The presidential race is tightening in the key swing state of Virginia, with President Barack Obama leading Mitt Romney by only two points, according to a new poll released Thursday evening by Suffolk University and Richmond’s NBC12. The poll found Obama leading Romney 46 per cent to 44 per cent, results that are within the survey’s statistical margin of error. Significantly, seven per cent of Virginia voters said they were undecided, indicating that the race to win the Old Dominion is still wide open for either candidate.
The survey’s findings are decent news for the Romney campaign, which is coming off of a series of polls that show the Republican nominee losing ground in almost every other battleground. Unlike other swing states, Obama appears to have lost his bounce in Virginia, dropping from a post-convention lead of as many as eight points.
A deeper look within the Suffolk poll shows mixed results for both candidates. Obama remains personally popular — 52 per cent of voters view him favourably, compared to 42 per cent who view Romney favourably — but his job approval rating is just 46 per cent, well below the 50 per cent threshold considered necessary for an incumbent to win re-election.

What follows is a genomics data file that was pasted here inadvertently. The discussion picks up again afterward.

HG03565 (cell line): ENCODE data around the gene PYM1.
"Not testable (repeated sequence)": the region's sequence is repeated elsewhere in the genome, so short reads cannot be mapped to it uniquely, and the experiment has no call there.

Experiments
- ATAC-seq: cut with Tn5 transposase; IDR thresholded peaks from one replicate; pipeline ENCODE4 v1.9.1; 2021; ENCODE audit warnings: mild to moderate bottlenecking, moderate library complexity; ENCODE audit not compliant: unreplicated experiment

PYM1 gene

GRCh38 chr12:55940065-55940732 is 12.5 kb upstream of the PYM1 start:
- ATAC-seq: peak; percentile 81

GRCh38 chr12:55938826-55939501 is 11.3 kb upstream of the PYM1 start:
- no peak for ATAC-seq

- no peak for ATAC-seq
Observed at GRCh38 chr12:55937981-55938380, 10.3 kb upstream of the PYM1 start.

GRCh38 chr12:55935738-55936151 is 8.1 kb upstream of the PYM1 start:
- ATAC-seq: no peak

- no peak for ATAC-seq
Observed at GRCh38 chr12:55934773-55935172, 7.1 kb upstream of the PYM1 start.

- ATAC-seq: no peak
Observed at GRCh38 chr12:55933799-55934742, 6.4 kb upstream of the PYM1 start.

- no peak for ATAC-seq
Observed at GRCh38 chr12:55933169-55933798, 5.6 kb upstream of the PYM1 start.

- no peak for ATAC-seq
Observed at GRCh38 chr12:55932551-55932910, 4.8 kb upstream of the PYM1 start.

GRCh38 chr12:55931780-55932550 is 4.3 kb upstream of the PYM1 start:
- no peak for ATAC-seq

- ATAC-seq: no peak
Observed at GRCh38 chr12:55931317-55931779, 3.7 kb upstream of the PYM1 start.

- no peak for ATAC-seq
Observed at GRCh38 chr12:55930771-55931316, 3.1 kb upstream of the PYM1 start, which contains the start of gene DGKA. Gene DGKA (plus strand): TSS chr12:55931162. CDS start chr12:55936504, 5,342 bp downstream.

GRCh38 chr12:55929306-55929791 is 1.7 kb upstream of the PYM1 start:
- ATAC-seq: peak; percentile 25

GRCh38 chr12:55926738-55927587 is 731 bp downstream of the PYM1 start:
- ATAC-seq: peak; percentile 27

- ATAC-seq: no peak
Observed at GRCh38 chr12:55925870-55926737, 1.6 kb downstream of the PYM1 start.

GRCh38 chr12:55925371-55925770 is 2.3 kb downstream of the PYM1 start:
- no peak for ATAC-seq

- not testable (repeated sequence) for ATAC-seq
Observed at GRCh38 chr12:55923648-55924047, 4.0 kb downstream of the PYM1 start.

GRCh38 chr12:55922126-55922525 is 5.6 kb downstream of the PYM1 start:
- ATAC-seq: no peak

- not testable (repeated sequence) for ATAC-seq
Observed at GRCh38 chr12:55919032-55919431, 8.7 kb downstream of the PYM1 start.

Obama also leads Romney on the questions of which candidate has a better plan for the economy (45-43 per cent) and which candidate voters connect with better (48-42 per cent). But on the question of which candidate would “do more” for Virginia, Romney edges out Obama by one point, 43 per cent to 42 per cent.
Still, there is one number that should make Romney very nervous: Just 30 per cent of Virginia voters think he is going to win the election, compared to 53 per cent who are putting their money on Obama to win.
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